The 20 unexpected perks of being a nurse

story-nurse-clipboard-pills-bandages-12-2016-484x252-pngWe are all well aware of the expected perks of being a nurse, such as getting to help people and finding satisfaction in our jobs. However, there are some “perks” to being a nurse that are a little unexpected.

Being unexpected, these perks may not even sound like perks. Though you may not consider some of them perks, they can definitely come in handy in the outside world.

1. You can eat meals very quickly, leaving time for other pursuits.

2. You can hold your urine a long time, which could help while standing in long lines.

3. You can start one task, be distracted from it with another task, be distracted from that task, and then come back to the first when all the other tasks are complete.

4. You can handle multiple tasks simultaneously.

5. You know when someone is getting sick and what to do about it.

6. You know when someone is not really getting sick . . . and how to tactfully handle that.

7. You know the solemn proceedings when people die and can help others through this hard time in the future.

8. You can always point out the problems with medical shows and movies, much to the delight of family and friends.

9. You know how difficult it can be to be away from family during the holidays, giving you empathy for others in our community who work away from their families and the patients we care for.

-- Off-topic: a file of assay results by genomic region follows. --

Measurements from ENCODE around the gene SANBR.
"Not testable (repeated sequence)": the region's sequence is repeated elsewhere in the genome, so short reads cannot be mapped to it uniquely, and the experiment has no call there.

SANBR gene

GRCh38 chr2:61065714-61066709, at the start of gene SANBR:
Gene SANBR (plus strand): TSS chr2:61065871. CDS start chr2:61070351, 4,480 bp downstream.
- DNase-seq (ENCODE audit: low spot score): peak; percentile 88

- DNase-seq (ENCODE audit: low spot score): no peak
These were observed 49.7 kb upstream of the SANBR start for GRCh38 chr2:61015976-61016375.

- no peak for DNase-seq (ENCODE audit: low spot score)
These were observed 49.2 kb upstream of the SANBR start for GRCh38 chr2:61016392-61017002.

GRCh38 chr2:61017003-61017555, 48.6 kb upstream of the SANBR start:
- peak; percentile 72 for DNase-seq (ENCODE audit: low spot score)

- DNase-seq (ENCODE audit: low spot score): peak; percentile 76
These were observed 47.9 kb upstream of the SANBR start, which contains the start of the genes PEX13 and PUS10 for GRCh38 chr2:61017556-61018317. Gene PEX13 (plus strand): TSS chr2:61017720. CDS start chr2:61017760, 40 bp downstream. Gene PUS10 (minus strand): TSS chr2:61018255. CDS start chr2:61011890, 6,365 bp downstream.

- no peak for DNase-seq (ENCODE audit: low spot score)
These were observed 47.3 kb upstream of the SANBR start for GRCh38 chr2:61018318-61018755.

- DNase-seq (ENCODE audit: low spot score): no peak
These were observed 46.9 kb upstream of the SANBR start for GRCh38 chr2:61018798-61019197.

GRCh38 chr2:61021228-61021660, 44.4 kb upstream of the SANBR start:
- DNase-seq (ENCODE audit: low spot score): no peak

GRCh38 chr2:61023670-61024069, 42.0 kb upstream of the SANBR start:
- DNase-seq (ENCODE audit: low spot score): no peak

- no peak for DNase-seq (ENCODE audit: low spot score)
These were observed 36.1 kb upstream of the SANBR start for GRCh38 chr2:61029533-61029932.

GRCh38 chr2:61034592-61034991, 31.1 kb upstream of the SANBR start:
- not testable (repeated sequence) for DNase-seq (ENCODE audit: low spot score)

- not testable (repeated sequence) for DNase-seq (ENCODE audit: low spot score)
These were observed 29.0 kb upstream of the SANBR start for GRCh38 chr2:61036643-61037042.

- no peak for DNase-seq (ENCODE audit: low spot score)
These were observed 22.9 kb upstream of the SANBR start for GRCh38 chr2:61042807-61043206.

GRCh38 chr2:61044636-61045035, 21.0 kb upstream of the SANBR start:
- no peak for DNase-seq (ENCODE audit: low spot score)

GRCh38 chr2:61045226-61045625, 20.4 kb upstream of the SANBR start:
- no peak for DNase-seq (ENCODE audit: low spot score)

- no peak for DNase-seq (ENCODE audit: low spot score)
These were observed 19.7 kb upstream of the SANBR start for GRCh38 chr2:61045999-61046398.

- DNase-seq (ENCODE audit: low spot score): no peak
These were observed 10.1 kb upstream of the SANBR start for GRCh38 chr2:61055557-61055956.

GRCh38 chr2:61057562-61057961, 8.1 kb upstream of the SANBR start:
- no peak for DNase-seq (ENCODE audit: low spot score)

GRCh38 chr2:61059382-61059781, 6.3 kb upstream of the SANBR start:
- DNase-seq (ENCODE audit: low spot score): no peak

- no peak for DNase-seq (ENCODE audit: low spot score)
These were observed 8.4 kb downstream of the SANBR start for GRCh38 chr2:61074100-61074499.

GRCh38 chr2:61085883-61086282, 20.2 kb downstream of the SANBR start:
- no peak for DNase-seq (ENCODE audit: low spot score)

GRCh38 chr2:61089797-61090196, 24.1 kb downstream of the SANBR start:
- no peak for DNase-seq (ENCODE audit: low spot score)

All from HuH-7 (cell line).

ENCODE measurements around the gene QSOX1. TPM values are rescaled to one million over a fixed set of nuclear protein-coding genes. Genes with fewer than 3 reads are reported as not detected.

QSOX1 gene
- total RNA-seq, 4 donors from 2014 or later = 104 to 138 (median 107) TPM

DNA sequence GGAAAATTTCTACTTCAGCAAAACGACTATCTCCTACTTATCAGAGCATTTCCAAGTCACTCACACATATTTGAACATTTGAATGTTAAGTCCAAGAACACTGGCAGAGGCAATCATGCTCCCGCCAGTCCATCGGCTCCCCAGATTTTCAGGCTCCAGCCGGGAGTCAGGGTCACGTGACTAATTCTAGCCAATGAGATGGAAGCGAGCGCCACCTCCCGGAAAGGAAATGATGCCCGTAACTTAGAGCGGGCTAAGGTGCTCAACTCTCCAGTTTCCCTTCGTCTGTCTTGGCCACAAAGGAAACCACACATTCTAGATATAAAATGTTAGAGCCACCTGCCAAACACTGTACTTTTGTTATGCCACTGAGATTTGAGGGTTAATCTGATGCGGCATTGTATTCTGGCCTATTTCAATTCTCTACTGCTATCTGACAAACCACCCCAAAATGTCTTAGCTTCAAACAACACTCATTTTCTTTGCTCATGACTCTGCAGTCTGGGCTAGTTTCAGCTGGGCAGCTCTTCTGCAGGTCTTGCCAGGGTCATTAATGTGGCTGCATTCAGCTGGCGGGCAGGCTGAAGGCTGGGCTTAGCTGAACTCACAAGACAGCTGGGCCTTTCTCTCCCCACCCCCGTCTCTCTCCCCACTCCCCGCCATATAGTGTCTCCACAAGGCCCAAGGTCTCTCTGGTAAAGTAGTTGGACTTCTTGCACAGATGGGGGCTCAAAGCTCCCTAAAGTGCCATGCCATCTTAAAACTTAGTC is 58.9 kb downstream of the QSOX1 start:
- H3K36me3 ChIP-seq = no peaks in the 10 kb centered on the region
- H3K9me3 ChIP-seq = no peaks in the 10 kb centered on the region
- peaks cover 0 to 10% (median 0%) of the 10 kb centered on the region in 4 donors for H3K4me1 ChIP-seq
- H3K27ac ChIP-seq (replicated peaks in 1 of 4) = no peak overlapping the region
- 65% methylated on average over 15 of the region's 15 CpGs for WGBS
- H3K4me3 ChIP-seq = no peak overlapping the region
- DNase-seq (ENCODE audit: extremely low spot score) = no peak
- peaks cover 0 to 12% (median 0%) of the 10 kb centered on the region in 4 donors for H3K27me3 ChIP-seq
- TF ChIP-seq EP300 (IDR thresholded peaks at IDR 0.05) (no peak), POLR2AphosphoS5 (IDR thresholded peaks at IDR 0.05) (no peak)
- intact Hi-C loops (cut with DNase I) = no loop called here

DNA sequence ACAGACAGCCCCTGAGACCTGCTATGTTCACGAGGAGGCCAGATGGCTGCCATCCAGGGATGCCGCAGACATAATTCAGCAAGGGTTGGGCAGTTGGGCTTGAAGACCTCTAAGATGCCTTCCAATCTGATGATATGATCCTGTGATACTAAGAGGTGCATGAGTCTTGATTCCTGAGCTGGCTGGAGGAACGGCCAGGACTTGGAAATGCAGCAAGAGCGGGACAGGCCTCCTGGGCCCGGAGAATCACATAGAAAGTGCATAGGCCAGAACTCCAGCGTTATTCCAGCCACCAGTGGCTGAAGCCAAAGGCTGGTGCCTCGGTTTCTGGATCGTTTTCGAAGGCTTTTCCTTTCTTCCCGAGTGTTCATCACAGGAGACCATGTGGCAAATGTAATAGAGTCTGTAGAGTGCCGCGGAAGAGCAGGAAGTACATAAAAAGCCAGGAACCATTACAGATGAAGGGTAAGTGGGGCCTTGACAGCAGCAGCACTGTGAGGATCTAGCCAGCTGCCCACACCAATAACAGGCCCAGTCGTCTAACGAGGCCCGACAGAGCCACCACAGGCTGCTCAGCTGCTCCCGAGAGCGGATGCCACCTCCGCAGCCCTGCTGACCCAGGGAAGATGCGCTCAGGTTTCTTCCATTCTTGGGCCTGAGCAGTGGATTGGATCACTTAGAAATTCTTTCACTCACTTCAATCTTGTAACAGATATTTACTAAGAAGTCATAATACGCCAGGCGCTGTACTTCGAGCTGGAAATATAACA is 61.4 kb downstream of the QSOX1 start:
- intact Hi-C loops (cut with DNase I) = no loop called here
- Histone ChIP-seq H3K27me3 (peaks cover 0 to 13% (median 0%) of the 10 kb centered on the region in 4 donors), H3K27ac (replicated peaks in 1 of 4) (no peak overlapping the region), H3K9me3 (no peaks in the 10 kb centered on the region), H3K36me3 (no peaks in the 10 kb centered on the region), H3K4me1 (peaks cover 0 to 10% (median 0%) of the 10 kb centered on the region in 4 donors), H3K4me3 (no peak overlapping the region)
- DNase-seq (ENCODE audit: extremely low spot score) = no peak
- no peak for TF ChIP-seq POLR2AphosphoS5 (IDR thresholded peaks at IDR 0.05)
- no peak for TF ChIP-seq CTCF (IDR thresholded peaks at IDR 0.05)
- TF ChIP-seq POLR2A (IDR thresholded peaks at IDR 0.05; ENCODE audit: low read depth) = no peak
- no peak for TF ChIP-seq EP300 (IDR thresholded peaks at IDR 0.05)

10. You learn all about germs, thus protecting yourself and your family from needless sick days.

11. You can talk to an irate family member without losing your temper until you’re in the breakroom.

12. You can learn how to care for multiple patients on one shift . . . whether you like it or not.

13. You learn that “nurse” can sometimes mean drug dealer and maid, but this isn’t really a perk. The perk is that you do it and don’t strangle someone, helping you in real life not to strangle others.

14. You can tell just by trying on a pair of shoes how well they will work under heavy usage.

15. You can react to a sick patient within moments.

16. You learn interpersonal relationship de-escalation techniques when dealing with some doctors.

17. You learn the value of teamwork when your coworkers come together to help you through a difficult shift.

18. You learn that some people are lonely in the world and that they need compassion when they are acting out.

19. You learn to notice that people are scared when they enter a hospital or facility, and that fear can make them act in ways that would not fly in the “real world.”

20. You learn that caring isn’t easy, that it is a learned skill, and that it is a perk that is both expected at first but unexpected in its reality.

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